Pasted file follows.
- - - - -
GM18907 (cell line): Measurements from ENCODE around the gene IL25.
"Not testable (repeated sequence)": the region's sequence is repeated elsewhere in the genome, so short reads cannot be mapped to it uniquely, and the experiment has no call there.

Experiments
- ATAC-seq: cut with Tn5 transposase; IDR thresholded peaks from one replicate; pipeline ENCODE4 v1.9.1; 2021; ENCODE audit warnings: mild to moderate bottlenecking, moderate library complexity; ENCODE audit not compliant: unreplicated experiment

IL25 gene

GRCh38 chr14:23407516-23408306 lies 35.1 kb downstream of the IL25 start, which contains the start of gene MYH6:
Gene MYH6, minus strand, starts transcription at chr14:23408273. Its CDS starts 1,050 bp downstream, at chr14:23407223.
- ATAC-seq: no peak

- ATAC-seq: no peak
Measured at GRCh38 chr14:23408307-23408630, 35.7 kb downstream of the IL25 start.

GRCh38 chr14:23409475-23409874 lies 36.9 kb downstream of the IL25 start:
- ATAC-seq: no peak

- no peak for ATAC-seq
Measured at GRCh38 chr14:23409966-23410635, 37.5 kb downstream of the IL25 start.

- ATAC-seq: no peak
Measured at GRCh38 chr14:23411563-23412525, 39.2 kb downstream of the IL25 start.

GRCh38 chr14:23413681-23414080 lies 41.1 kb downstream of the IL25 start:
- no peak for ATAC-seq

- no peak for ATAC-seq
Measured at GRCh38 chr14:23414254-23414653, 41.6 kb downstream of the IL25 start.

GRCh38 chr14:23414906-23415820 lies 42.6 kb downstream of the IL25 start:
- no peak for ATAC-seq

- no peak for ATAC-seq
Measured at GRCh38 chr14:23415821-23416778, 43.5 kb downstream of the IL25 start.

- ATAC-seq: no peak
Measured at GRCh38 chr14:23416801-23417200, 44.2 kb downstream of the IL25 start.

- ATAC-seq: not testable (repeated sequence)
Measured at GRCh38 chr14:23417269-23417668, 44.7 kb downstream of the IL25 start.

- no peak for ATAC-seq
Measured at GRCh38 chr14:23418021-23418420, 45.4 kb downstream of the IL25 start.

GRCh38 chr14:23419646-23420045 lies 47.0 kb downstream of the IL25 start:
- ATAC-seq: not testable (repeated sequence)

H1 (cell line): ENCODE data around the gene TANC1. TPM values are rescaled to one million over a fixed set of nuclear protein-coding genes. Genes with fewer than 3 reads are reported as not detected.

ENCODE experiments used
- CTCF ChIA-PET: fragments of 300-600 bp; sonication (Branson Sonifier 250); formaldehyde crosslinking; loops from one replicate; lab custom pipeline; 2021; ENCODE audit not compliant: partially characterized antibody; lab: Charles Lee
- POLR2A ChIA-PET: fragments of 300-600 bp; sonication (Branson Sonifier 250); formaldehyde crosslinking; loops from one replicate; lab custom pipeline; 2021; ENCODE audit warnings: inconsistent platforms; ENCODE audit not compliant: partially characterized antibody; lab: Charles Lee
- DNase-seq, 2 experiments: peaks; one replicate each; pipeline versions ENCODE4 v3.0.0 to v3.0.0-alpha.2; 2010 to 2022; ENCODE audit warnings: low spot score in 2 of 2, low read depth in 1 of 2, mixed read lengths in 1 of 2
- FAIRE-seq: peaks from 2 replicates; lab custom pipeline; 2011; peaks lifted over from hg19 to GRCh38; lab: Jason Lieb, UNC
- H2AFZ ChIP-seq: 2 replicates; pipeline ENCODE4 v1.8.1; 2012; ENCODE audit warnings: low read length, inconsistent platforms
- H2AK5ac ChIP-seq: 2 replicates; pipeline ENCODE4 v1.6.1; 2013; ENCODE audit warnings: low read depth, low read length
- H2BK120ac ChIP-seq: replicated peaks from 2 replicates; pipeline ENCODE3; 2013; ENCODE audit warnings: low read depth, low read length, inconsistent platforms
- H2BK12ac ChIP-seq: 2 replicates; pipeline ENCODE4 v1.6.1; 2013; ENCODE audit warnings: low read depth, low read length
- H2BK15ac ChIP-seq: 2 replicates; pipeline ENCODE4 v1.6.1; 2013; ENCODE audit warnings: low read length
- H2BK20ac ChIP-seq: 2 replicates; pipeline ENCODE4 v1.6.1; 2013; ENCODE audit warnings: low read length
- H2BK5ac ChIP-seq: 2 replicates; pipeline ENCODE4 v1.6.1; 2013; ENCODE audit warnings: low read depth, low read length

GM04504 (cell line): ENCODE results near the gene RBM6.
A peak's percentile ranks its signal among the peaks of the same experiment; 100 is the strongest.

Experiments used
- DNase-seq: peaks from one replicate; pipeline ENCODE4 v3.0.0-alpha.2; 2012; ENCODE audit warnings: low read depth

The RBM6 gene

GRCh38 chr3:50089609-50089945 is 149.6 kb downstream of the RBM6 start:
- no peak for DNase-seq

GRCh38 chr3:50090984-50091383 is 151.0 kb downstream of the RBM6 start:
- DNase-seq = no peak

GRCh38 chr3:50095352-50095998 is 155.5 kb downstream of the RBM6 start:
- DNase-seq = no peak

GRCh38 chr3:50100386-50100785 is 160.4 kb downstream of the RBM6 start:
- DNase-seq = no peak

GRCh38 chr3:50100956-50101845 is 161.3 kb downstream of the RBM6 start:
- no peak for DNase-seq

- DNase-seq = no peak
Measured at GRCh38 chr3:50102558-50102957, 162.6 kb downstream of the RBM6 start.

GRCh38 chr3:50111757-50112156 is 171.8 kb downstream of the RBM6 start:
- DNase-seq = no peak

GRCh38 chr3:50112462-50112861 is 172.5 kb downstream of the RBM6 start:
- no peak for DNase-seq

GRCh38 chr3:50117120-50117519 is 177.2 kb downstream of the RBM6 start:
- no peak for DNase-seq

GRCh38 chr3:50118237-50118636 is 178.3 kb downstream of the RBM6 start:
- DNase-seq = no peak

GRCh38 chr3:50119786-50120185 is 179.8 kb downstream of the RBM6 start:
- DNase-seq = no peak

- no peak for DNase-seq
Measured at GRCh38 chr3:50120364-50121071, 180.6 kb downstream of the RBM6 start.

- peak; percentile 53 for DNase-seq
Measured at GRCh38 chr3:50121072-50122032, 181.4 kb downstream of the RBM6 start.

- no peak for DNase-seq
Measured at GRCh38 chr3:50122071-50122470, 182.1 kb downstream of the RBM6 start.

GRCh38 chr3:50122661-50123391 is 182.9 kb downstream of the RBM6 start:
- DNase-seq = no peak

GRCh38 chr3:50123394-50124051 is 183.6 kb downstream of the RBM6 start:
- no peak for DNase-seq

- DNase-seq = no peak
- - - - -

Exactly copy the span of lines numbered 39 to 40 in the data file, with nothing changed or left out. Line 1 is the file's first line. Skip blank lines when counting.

- H2AFZ ChIP-seq: 2 replicates; pipeline ENCODE4 v1.8.1; 2012; ENCODE audit warnings: low read length, inconsistent platforms
- H2AK5ac ChIP-seq: 2 replicates; pipeline ENCODE4 v1.6.1; 2013; ENCODE audit warnings: low read depth, low read length